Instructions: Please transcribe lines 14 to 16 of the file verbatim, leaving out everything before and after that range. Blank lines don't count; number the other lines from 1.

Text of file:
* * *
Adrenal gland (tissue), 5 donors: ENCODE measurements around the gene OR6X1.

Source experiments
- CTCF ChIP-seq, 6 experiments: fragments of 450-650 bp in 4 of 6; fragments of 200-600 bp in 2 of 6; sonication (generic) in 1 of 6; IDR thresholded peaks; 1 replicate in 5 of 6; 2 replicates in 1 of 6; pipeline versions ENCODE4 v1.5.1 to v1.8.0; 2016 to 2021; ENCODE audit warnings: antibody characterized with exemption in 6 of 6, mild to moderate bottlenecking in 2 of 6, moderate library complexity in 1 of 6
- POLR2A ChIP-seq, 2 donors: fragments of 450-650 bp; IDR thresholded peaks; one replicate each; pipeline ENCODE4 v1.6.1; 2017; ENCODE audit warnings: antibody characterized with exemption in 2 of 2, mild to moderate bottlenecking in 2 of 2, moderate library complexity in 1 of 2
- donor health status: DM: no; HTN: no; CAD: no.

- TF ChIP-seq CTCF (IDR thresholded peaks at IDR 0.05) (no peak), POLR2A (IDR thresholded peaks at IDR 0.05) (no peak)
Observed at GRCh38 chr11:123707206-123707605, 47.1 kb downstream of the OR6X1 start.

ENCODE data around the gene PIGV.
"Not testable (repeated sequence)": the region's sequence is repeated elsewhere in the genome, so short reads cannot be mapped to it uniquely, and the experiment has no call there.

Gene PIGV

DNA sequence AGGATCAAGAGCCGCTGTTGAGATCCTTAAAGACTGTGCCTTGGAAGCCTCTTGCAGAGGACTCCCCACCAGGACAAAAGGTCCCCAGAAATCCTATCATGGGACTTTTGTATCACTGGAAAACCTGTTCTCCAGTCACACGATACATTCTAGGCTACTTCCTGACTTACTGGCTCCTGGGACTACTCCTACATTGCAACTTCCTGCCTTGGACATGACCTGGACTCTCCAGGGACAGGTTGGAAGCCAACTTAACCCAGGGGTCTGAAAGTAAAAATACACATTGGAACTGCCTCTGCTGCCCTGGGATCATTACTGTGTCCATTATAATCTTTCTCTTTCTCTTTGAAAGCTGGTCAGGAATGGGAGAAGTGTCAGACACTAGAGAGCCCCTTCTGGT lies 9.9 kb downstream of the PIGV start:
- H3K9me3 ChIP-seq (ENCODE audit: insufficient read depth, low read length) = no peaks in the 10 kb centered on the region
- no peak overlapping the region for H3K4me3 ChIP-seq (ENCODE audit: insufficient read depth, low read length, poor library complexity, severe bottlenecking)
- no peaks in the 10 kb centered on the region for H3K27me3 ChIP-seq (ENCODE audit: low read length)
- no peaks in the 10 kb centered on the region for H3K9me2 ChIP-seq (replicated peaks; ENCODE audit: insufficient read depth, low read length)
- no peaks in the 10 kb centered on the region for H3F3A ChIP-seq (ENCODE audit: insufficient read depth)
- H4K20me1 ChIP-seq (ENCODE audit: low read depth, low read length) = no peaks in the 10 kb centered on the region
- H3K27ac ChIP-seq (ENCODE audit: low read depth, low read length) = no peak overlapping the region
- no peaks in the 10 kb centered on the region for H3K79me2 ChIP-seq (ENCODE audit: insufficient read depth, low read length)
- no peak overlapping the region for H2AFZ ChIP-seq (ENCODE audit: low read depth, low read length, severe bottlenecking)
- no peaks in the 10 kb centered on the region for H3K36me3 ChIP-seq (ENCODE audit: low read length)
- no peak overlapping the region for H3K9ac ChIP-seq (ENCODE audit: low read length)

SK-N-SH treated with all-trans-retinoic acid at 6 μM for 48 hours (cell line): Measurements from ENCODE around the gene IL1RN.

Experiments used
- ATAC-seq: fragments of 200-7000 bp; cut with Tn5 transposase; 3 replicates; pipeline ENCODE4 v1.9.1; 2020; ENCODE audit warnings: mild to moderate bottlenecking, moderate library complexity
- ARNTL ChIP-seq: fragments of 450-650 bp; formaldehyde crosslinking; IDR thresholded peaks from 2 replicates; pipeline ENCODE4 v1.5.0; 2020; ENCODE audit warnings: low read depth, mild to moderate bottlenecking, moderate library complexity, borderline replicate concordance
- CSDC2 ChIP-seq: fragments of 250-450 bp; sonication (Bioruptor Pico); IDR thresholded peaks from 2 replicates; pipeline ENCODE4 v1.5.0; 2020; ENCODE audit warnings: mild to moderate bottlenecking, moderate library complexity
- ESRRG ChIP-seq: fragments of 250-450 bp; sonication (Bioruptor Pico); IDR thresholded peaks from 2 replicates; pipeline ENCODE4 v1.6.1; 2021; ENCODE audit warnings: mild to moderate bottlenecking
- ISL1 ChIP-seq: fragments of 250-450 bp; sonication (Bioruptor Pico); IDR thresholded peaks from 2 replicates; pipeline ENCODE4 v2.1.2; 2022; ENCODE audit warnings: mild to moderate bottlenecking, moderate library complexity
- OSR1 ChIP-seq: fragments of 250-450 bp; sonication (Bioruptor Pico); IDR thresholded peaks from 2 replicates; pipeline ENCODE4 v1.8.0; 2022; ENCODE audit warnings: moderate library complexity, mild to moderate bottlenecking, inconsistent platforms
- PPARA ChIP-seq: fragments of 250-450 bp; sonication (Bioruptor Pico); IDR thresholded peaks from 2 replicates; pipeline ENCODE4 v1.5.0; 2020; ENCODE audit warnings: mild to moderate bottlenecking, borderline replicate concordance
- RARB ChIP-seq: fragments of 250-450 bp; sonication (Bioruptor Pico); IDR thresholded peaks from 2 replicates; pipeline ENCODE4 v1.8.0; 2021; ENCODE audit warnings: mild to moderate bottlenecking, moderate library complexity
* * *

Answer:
- no peaks in the 10 kb centered on the region for H3K27me3 ChIP-seq (ENCODE audit: low read length)
- no peaks in the 10 kb centered on the region for H3K9me2 ChIP-seq (replicated peaks; ENCODE audit: insufficient read depth, low read length)
- no peaks in the 10 kb centered on the region for H3F3A ChIP-seq (ENCODE audit: insufficient read depth)